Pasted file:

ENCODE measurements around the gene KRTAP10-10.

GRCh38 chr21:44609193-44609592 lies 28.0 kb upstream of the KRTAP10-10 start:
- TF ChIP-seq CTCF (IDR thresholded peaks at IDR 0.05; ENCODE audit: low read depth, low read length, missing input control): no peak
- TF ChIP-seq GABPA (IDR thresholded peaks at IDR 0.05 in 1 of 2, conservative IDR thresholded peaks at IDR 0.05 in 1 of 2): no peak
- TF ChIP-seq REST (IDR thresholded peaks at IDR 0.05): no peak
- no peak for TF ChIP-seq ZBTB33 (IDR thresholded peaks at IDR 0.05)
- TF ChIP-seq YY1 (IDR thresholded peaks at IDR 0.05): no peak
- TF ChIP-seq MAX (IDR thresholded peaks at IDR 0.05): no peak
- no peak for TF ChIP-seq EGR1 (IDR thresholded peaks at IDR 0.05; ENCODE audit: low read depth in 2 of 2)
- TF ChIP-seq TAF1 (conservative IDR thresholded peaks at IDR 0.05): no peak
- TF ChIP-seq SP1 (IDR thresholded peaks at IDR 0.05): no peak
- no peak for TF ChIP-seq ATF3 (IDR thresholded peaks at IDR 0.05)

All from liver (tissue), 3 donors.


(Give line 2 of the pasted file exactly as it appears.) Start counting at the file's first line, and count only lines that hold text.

GRCh38 chr21:44609193-44609592 lies 28.0 kb upstream of the KRTAP10-10 start: